He earned only points with a fifth-place finish in the season-opening Argentine Grand Prix at Buenos Aires. At the end of the season, he finished 19th in the points, two positions behind his teammate Andrea de Adamich.
Outside WSC and Formula 1 Championship, Schenken was third in the F2 tournament in Brazil and third in the International Gold Cup F1 non-championship race at Oulton Park.
Step back to Formula 2 in 1973
In 1973, Schenken left Formula 1 and returned in just one race with Frank Williams' team, finishing 14th in the season-closing Canadian Grand Prix. That year, Schenken spent a season in the European Formula 2 with Motul Rondel Racing, scoring one victory at Norisring but he was not eligible to fight for the title.
Schenken also gained some success in sports car racing in 1973. He and Carlos Reutemann finished second at Monza 1000 in a Ferrari 312 PB. In June, Schenken and Reutemann were partners at Le Mans 24 Hours in the #17 Ferrari 312 PB but they didn't finish the race.
The last Formula 1 season with Trojan
In 1974, Schenken made a return to Formula 1 World Championship with an Australian Ron Tauranac in his team Trojan-Tauranac Racing. Schenken started in six races and failed to qualify for one race. He was far from scoring points, finishing best in the tenth place in Belgium and Austria. For the season-closing US Grand Prix at Watkins Glen, Schenken joined Lotus. Although he was 27th in qualifying for the 26-car grid, he came to start and then he as disqualified.
Outside F1, Schenken raced part-time in Formula 2 European Championship and made few starts with Gelo Racing's Porsche 911 Carrera RSR in sports car events.
Co-founding Tiga Race Cars in 1974
In 1974, Tim Schenken also became a team owner as he and fellow racer Howden Ganley founded the Tiga Race Cars company. The company's name was formed by the first two letters of their names.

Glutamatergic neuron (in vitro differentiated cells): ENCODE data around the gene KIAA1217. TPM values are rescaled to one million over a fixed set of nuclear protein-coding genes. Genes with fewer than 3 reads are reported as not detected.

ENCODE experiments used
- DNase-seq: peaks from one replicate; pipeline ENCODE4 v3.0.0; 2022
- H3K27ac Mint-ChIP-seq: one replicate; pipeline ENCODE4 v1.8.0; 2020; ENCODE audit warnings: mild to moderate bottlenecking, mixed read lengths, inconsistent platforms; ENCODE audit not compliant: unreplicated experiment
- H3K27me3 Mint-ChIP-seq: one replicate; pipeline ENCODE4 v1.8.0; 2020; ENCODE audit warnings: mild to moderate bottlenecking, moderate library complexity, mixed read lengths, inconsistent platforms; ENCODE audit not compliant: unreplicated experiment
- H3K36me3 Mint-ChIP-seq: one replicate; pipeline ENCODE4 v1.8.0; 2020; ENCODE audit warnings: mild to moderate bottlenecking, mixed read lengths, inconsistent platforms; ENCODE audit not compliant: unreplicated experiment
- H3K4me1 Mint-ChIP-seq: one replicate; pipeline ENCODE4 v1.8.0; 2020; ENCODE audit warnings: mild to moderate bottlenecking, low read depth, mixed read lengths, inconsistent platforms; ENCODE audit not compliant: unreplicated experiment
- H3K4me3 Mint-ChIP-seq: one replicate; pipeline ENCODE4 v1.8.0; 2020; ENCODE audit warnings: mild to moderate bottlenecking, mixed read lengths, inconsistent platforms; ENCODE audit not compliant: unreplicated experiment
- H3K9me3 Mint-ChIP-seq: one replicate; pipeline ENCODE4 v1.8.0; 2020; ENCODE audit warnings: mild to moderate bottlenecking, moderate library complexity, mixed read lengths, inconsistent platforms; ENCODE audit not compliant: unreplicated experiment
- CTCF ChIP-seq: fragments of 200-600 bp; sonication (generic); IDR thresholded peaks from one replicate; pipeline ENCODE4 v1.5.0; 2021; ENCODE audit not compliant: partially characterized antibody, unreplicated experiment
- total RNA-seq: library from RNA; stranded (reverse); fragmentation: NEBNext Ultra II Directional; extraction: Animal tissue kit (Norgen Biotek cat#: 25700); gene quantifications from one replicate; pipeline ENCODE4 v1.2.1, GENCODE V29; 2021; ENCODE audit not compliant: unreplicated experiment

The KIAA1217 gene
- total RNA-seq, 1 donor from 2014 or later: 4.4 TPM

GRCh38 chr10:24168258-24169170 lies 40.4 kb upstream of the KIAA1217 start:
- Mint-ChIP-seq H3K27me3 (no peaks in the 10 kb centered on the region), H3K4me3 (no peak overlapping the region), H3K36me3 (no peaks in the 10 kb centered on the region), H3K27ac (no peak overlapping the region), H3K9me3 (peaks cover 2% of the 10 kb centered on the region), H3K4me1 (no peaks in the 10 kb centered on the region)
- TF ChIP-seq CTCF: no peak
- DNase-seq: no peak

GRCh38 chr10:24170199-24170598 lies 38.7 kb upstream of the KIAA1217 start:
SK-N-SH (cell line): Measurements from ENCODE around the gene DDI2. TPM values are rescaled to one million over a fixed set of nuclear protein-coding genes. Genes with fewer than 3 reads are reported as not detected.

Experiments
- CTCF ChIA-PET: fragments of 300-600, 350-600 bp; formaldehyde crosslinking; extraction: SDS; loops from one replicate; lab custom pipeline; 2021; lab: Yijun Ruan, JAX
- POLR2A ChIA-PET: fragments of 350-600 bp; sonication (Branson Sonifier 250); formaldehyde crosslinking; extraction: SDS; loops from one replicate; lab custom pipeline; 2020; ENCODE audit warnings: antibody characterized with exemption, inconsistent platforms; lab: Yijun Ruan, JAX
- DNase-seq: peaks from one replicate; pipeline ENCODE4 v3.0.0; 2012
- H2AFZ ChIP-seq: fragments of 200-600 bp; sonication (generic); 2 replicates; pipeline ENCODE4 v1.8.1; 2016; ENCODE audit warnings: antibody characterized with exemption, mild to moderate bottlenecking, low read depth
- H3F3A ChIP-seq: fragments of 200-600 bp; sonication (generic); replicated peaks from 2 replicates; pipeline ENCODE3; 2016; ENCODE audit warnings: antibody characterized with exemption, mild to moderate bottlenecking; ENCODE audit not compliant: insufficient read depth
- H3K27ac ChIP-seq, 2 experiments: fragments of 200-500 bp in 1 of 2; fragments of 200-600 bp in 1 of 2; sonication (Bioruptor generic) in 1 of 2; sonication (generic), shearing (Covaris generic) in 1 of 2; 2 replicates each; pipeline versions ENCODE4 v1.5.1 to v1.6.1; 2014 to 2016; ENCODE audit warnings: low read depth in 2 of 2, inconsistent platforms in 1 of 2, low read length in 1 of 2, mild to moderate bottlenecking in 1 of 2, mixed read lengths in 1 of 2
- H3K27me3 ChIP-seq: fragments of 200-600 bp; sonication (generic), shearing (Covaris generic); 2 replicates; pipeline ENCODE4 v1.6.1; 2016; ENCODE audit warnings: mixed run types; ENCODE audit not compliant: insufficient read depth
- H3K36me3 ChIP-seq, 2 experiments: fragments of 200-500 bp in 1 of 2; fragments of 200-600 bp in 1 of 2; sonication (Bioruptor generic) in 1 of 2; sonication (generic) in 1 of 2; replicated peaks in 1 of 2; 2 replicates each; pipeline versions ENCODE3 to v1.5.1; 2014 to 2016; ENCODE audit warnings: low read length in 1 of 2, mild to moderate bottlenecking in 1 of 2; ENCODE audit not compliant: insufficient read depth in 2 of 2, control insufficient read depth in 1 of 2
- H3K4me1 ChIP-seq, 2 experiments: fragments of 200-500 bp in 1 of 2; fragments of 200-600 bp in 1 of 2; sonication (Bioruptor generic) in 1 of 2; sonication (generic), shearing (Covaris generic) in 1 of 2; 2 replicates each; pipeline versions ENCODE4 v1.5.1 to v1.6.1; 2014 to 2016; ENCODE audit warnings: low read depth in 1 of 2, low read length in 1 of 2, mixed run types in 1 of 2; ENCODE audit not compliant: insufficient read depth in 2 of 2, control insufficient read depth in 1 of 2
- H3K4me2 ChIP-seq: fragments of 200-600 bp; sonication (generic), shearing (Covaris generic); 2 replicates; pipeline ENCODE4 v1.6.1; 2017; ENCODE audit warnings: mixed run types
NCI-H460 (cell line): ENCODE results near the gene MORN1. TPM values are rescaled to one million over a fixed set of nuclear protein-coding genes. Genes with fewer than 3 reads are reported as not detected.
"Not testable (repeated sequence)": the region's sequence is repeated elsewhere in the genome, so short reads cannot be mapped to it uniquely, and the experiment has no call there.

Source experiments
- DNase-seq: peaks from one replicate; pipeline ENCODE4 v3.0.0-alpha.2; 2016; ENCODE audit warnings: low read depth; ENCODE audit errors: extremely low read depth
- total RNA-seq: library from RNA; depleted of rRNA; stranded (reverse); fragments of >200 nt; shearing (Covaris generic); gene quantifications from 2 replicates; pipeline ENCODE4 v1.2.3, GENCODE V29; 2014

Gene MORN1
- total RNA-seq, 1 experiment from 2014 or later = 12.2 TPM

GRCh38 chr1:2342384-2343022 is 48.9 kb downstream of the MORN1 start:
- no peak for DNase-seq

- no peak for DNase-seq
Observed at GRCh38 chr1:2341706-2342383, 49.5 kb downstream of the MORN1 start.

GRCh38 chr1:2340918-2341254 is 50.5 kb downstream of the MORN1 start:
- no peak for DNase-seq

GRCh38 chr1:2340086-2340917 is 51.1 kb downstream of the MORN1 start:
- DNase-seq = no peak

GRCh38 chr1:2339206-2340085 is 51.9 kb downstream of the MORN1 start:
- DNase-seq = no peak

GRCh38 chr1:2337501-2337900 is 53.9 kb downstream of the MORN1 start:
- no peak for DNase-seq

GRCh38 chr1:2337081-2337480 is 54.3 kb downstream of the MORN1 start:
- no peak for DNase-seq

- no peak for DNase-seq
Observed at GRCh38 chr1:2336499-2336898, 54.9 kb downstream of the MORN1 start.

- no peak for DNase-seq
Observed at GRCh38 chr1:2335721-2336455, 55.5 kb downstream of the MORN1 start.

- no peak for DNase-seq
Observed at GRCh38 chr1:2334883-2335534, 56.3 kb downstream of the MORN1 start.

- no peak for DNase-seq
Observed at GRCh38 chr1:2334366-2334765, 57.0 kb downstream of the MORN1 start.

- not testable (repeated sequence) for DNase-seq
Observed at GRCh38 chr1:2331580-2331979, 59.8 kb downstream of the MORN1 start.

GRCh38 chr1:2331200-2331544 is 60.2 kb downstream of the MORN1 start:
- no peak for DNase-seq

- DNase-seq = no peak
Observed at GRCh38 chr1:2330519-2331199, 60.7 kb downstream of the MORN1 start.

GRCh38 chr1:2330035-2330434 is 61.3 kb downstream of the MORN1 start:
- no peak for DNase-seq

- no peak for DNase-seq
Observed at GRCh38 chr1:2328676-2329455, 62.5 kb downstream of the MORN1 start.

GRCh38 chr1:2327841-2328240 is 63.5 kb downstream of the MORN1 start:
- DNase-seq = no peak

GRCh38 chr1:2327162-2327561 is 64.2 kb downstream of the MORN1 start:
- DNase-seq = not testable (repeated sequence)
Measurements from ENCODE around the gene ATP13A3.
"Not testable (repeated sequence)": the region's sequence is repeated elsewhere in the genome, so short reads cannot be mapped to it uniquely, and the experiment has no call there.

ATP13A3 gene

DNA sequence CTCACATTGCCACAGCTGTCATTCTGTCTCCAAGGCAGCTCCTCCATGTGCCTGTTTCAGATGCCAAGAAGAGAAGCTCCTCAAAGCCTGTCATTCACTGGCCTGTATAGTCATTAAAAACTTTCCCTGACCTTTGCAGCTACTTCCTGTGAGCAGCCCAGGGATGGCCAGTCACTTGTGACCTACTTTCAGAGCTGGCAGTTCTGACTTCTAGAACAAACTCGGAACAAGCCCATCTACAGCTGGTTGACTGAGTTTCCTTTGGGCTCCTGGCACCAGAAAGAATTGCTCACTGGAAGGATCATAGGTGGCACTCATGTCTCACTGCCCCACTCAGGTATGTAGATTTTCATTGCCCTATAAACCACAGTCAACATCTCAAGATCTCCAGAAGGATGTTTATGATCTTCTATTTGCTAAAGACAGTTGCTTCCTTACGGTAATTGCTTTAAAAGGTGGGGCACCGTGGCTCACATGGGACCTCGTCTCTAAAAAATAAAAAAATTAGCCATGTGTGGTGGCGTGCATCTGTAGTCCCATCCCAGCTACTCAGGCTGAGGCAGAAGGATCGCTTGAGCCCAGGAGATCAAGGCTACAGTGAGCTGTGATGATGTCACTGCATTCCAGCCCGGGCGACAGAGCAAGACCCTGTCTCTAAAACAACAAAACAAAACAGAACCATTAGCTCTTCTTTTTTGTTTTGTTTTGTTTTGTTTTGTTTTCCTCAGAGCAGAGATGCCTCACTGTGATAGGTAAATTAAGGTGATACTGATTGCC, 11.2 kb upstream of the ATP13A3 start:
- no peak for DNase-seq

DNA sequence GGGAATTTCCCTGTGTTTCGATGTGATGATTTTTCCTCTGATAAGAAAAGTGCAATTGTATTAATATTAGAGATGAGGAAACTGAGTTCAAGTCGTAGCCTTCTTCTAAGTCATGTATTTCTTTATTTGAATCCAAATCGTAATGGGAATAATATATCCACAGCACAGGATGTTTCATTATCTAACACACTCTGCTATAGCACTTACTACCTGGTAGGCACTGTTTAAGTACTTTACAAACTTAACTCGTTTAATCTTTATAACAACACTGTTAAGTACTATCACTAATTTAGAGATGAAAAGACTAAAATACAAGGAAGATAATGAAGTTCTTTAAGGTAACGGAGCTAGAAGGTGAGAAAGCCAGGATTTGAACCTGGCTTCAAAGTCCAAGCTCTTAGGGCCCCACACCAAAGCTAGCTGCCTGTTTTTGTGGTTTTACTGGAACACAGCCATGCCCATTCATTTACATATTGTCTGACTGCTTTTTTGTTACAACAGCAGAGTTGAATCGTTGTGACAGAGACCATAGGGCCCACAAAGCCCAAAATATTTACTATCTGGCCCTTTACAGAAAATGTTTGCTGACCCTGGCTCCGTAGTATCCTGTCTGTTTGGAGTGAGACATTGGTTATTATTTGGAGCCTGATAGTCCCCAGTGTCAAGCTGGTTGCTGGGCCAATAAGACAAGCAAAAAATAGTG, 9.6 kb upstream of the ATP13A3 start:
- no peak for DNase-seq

Based in the UK, the company built about 400 race cars for open-wheel and sports car competitions over the next fifteen years, until it was folded in 1989.
The front-runner in the European GT Championship
In 1975, Schenken left Formula 1 completely to expand his sports car racing commitments with German team Gelo Racing. He was driving team's Porsches or Mirage GR7 in different competitions, finishing second in the European GT Championship in a Porsche 911 Carrera RSR and third in the Interserie in a Porsche 917. At Le Mans, he and Howden Ganley didn't finish the race in the #59 Porsche 911 Carrera RSR.
In 1976, Schenken was again among the front-runners in the European GT Championship, finishing third in the points in a Porsche 934. He also scored two wins in the DRM (German Racing Championship) to finish fifth in the points.
GT class podium at 1976 Le Mans 24 Hours
The highlight of the season in 1976 was Schenken's podium at 24 Hours of Le Mans. He and Toine Hezemans were sharing the #57 Gelo Porsche 934, finishing 16th overall and second in Group 4/GT class.
Earlier that year, Schenken and Hezemans recorded one more great result, finishing second overall at Nurburgring 1000 Kilometers.
Ending a racing career in 1977
Tim Schenken's last competitive season was 1977. He spent it with Gelo Racing in the German Racing Championship and at Le Mans 24, driving a Porsche 935. He finished ninth in DRM classification with three podiums. At Le Mans, he didn't finish the race, sharing two cars with Toine Hezemans and Hans Heyer. The highlight of the season was a victory at Nurburgring 1000, together with Rolf Stommelen and Toine Hezemans in the #3 Porsche 935.
In his last season, Schenken had a double programme because he was also competing in the European Touring Car Championship, together with John Fitzpatrick in a Jaguar XJ12C, not scoring notable results.
Australian Motorsport Hall of Fame inductee in 2018
In the post-race career, Tim Schenken worked in motorsport in many areas. Among other duties, he was a director of the Confederation of Australian Motor Sport (CAMS) and Clerk of the Course in some F1 Grand Prix events. In 2018, CAMS inducted him into the Australian Motorsport Hall of Fame. In June 2016, Tim Schenken was awarded the Medal of the Order of Australia in the General Division as part of the Queen’s Birthday honors.